I just finished watching the MMA vs Kung Fu video in the download section. First off, I really find it hard to believe that this middle-aged pastey-white Kung Fu instructor challenged the young, muscular MMA guy who has 30 or 40 pounds on him and is stacked like an NCAA heavyweight wrestler. It looks like Mark Kerr vs David Carradine or something. If I had no experience with the kind of ego you find in some kwoons (or dojos) then I would think this was some kind of a fake video.
The first few seconds of this video illustrate just what I meant about point sparring building bad habbits that are counter-productive for fighters.
Reviewing:: Point sparring encourages you to rely on the side guard stance which hides the legal target area on the front of your torso. The side guard isn't practical in a real fight because it leaves your back open, makes evading a shoot difficult (your feet are at 90 degree angle to your opponant so its hard to step back quickly or sprawl) and hinders you from using your rear attacks without telegraphing them. Point sparring participants also learn to stand in a high stance since low targets aren't legal. People fight like they train. Point sparring habbits will follow you into a real fight.
* Even though the Kung Fu man approaches in a front guard stance, (if you want to call it that) when he goes to throw his opening kick it is a round kick shot from a side guard position. The Kung Fu man takes a big step in with his base leg (telegraphing the kick nearly a second in advance) and pivots so much during his kick that his hip is facing the opponant before the kick flys. In effect, he used a side guard kick even though he approached facing his opponant.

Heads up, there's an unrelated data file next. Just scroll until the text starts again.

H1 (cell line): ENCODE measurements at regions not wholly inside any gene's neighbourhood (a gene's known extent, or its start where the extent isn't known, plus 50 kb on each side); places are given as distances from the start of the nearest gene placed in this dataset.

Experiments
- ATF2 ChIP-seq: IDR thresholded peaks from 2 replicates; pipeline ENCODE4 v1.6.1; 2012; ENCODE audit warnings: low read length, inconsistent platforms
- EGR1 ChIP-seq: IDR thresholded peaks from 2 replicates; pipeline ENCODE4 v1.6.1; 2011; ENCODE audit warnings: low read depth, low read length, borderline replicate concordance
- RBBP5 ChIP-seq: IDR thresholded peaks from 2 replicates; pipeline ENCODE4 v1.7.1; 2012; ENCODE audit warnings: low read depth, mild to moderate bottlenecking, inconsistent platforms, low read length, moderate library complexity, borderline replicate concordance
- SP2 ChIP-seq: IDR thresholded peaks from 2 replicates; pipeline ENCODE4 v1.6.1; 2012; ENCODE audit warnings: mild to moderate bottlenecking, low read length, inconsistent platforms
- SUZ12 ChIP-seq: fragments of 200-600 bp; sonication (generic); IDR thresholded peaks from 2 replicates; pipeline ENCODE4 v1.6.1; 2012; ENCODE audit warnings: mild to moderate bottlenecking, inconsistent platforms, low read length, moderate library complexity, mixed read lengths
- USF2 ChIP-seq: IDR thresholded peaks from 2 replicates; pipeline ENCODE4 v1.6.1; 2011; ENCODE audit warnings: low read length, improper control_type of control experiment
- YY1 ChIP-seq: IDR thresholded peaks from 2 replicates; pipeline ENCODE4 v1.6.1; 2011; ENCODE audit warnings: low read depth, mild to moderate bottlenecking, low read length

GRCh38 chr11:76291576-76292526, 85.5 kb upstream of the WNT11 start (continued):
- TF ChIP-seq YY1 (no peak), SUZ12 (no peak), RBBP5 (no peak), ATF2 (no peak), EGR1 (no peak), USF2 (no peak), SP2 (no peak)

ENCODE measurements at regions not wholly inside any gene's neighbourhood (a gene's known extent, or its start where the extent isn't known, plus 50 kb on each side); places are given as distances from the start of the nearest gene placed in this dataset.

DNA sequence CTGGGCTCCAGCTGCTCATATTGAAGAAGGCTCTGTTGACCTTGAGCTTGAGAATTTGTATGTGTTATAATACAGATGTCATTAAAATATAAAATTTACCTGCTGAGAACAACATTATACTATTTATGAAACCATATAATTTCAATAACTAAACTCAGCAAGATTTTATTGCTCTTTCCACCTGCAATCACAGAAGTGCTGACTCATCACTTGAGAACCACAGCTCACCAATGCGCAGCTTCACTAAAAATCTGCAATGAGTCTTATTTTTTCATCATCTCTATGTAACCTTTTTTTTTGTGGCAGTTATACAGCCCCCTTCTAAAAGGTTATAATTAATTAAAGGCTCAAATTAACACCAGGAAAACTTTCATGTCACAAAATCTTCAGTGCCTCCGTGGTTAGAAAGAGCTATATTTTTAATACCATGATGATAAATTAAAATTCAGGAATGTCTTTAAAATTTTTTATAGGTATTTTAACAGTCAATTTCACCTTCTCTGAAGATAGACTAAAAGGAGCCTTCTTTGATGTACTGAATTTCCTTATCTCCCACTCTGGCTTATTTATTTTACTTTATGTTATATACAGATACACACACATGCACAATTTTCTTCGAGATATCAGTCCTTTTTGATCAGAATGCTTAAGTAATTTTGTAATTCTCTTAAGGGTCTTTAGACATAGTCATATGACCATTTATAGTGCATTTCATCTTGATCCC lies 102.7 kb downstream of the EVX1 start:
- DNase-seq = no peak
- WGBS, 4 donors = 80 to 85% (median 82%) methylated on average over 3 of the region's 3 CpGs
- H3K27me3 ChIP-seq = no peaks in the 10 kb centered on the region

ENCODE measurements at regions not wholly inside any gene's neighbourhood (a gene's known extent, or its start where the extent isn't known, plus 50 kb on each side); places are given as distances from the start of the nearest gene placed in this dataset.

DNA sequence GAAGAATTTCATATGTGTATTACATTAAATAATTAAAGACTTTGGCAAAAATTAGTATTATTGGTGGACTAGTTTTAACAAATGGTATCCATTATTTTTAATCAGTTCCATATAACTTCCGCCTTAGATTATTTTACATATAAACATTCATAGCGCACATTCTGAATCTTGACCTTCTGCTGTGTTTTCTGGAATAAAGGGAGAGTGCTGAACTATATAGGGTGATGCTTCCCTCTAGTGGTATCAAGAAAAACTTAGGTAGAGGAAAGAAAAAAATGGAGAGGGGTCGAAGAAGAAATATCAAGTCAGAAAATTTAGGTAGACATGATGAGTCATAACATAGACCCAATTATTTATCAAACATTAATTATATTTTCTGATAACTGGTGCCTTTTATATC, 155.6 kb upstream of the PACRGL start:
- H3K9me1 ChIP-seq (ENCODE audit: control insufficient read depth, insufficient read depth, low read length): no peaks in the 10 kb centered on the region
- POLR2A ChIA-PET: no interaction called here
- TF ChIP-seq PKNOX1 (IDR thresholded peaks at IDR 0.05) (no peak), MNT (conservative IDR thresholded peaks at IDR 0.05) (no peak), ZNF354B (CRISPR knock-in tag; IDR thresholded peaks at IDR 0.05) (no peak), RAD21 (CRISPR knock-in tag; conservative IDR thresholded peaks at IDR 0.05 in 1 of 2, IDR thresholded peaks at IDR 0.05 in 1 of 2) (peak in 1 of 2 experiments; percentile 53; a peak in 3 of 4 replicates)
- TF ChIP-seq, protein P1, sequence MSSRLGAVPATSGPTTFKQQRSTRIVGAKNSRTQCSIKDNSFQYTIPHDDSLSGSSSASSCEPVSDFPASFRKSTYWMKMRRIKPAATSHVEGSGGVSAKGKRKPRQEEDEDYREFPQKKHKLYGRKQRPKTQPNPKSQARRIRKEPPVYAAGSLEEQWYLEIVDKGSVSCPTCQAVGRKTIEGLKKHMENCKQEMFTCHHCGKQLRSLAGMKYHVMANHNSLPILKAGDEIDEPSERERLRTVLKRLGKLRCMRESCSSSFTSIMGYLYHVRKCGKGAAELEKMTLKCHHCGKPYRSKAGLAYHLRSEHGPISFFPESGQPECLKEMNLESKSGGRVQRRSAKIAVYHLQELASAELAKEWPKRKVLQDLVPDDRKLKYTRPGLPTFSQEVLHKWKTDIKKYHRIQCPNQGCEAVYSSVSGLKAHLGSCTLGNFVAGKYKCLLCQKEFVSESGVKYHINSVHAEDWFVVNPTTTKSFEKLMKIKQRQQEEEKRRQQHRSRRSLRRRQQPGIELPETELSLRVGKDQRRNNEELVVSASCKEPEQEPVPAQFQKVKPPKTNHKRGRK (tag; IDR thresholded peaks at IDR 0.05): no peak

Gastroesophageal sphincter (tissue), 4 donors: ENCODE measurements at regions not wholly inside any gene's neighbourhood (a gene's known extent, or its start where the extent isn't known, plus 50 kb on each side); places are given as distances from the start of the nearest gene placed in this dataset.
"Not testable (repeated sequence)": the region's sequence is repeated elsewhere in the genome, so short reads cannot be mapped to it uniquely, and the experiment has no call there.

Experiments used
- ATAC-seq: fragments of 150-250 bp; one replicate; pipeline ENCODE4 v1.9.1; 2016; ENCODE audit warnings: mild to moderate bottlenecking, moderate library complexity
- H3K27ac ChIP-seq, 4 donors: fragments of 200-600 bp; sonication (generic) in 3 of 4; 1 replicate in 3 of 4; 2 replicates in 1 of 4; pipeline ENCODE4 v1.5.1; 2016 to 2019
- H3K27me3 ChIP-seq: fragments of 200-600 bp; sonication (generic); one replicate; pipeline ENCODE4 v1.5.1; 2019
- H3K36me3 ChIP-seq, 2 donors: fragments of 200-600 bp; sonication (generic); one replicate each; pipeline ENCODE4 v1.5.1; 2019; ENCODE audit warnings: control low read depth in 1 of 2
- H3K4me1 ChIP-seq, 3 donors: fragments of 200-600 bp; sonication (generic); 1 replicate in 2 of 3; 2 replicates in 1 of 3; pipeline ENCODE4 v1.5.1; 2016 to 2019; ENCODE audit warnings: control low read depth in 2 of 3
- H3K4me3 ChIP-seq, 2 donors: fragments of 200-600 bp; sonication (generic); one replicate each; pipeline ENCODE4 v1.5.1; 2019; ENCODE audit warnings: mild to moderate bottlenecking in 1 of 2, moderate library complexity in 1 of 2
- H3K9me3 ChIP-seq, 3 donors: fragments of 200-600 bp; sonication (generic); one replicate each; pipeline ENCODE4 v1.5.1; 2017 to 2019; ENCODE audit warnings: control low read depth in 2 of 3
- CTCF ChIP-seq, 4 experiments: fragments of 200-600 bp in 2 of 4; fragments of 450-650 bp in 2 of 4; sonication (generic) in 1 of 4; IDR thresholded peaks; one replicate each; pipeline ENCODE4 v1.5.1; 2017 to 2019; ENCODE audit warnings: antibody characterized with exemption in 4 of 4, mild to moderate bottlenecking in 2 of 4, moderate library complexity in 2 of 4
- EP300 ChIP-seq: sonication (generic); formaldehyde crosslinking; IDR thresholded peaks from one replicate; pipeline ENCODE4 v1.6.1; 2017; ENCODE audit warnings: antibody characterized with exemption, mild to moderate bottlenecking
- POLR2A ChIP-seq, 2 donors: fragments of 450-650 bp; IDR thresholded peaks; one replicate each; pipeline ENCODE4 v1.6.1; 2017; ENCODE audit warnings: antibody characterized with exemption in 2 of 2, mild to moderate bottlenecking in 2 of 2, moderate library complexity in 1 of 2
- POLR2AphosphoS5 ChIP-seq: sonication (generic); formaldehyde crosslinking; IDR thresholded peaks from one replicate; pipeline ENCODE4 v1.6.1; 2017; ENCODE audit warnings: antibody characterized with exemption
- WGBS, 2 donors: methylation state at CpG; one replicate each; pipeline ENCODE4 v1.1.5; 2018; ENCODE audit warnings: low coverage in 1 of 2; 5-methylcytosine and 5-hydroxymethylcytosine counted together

This big STEP AND PIVOT is exactly what I meant by the side guard making it hard for you to use your rear leg attack effectively. This Kung Fu man had no idea how to throw a round kick from a front guard at all. Even while facing his opponant his footwork was all side guard stuff. The pivot was extended. The big step for a rear leg attack. The hip shooting in ahead of the kick. The high shoulders. It was a kick from the side guard and not a front guard kick at all.
In contrast, look at the MMA grappler's counter-attack round kick. It looks a lot like a Muay Thai kick. When it lands, the grappler is still facing his opponant. His shoulders are low and crouched. His knee on his base leg is bent. His legs are under him - he isn't pushing off of that base leg and extending himself. He uses the pivot for position but the kick is whipped out from the hip and not pivot generated. This is Muay Thai.
The grappler easily steps in and advances after his kick while the Kung Fu man can't retreat in time or sprawl because his foot is planted sideways. The Kung Fu man's weight is high and ahead of his leg so all he can do is fall back instead.
This flaw in his technique wasn't from him necessarily using the side guard to approach in this fight - but from training in throwing kicks from the side guard. As soon as he went to kick he changed from the front guard to the side guard. I doubt he had any idea he even did it.
Small details like this may seem unimportant - those two kicks on the video may look almost exactly the same to most observers - to me they look nearly opposite from eachother. Muay Thai round kicks are completely the opposite of the round kick you use in point sparring from the side guard. The pivot, the stance and the center of gravity as not the same at all.
Watch the "McBeatdown" download and look for Frank Shamrock in the blue shorts. That is how to kick from the front guard. Just like that.
I finally downloaded the thing and from what you can see of the phisical conditioning of both the KF guy's technique would have had to be 50 times better than the MMA guy just to bridge the physical gap!! + his tech was sh!t too, so .... :( If these are the guys rapresenting my beloved chinese MAs I'll either go hide in shame or enter the UFC myself.
you should take your analysis of point sparring and submit them as articles.